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The Great Silk Roads bears significant historical and socio-cultural importance. However, the extent of their geographical reach is relatively unknown. They are a network of land and maritime routes covering expansive regions in Asia, Africa and Europe.
These routes originate in East, South and Southeast Asia, passing through the Russian steppes, Central Asia, Indian sub-continent, Iranian and Anatolian plateaus, and the Arabian Peninsula. They also stretch through East and Northern Africa, covering regions between modern day Tanzania to Morocco. They finally reach the Iberian Peninsula by passing through Eastern and Southern Europe. (Please see the map of these routes here)
This network of routes facilitated many interactions between different people and cultures, over two millennia. Commerce and trade would have been the main motivation for exchange, yet they also generated the two-way flow of information, knowledge and ideas.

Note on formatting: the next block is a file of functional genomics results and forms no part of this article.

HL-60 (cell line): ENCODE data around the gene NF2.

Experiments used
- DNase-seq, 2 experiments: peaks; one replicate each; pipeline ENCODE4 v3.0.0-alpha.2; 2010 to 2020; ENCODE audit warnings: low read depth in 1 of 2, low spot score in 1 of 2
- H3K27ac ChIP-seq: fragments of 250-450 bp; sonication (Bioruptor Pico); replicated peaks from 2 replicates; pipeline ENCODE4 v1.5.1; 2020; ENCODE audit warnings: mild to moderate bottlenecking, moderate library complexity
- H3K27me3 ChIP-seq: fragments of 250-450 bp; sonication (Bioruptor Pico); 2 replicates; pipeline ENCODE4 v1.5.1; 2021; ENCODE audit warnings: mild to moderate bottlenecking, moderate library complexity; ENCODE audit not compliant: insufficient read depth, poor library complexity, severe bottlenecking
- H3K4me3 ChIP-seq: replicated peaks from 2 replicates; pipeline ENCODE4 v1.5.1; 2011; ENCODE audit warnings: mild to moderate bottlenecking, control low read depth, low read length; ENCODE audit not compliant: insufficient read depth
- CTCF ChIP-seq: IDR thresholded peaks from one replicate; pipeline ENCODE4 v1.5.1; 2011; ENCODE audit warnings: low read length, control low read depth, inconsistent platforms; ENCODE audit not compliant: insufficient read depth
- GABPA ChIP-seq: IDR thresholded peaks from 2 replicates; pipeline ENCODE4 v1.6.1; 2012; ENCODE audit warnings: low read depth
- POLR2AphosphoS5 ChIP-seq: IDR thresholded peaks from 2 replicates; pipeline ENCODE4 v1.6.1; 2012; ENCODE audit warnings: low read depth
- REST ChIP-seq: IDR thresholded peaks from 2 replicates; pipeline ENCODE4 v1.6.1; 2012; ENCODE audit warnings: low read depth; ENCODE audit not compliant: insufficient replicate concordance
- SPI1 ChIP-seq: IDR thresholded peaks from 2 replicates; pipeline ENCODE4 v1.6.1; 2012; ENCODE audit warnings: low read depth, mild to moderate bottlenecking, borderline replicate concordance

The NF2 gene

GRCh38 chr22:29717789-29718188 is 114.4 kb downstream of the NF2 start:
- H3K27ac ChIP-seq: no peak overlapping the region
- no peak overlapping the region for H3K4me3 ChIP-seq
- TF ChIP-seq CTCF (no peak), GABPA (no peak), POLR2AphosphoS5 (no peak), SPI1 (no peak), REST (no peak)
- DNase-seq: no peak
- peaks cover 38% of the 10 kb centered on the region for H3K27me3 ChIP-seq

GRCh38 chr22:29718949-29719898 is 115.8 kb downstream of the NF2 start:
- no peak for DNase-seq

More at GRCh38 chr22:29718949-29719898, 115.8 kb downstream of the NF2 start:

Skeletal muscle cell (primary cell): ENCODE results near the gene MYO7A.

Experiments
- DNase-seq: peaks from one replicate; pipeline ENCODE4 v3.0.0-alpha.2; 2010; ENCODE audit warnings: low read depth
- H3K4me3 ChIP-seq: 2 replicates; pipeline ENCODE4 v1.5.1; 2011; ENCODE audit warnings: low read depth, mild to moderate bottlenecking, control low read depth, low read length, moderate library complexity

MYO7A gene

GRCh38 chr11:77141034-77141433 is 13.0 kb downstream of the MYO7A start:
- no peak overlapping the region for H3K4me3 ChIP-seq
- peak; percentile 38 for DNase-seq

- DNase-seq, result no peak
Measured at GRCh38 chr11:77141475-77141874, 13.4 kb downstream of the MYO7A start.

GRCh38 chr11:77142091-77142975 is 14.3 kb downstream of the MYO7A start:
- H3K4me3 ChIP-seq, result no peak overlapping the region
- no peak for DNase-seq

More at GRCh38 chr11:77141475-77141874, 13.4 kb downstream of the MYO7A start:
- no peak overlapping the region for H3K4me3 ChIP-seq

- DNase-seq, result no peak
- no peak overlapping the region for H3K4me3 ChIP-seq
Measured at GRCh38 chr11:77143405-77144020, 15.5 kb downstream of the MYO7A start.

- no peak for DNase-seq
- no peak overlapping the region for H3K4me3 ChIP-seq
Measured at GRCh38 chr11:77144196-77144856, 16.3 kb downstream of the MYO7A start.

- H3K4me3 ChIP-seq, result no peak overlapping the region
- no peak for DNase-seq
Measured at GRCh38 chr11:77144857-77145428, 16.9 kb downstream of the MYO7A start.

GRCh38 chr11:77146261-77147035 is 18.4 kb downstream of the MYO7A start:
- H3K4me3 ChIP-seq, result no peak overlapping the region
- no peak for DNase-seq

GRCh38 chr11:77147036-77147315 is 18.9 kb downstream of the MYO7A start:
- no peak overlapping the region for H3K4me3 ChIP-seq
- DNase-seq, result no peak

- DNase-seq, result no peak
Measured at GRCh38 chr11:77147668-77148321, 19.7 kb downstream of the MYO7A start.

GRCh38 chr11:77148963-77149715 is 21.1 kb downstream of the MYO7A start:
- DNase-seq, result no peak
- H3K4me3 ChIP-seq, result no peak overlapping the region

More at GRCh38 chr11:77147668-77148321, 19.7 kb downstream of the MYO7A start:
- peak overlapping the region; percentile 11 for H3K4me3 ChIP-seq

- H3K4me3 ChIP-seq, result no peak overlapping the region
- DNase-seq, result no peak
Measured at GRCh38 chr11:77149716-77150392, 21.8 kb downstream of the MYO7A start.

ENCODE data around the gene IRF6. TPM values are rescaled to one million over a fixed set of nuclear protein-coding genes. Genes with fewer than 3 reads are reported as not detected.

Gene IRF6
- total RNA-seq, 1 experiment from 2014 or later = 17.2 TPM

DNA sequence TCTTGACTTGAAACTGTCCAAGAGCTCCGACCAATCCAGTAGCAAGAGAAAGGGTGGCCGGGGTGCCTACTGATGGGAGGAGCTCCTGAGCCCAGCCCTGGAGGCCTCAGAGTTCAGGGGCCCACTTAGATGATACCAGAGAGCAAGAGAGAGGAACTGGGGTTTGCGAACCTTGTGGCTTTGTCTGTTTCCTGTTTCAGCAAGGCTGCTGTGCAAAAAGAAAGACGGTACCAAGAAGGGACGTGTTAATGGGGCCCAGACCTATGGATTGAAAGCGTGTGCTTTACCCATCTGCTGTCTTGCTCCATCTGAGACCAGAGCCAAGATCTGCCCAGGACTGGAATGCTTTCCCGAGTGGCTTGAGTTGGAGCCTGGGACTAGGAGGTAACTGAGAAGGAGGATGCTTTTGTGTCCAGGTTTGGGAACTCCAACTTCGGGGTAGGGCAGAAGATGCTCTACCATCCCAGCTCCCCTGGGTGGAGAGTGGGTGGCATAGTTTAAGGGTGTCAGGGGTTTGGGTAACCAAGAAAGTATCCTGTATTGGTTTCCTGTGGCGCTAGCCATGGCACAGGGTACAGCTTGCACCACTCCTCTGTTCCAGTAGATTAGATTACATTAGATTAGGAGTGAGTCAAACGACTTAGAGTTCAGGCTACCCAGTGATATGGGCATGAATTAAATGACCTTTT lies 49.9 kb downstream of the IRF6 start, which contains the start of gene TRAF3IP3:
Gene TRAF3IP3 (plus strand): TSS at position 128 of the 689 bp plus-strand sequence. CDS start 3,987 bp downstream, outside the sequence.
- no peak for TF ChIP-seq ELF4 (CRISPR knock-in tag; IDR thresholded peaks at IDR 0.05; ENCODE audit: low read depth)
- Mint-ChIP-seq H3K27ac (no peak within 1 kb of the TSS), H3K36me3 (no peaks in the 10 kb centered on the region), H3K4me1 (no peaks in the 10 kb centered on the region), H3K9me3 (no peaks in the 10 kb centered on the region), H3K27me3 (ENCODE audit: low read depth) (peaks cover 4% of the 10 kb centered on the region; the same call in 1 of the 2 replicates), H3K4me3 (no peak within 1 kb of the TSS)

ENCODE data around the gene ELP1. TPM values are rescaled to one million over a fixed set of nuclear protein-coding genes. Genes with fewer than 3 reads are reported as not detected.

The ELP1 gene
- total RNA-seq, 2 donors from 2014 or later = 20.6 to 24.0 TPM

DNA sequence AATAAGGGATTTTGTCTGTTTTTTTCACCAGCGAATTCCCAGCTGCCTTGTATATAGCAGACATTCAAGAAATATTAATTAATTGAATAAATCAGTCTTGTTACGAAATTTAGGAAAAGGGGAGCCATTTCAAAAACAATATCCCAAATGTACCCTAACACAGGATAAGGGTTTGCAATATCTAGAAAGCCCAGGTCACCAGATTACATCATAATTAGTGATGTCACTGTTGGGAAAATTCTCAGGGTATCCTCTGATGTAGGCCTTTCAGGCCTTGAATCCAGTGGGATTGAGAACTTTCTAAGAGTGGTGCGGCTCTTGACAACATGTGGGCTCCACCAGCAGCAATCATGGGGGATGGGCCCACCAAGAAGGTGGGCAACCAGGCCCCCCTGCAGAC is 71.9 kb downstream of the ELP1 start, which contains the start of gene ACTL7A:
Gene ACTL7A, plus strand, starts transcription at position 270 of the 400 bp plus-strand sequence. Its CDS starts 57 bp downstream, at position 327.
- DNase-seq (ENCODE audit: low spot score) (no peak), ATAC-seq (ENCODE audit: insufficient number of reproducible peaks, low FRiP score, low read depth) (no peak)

The development of trade, the spread of scientific knowledge and the dissemination of religious ideas all took place along the land and maritime trading routes. In this way, missionaries “carried” their faith to foreign lands. While Buddhism originated from India and expanded through east to Central Asia, China, and beyond, Christianity and later Islam, were dispersed from modern-day Turkey, Syria, Iran and the Arabian Peninsula towards other regions.
Our pluralistic and interdependent modern societies are indeed a result of the exchanges between diverse cultures and populations. This included travellers, merchants, scientists, missionaries, pilgrims and public officials along the great Silk Roads.
Today, with multiple interactions among different peoples, the Great Silk Roads remain a pioneer trading route providing an outstanding model of long-lasting peaceful interactions between different cultures, societies and civilisations.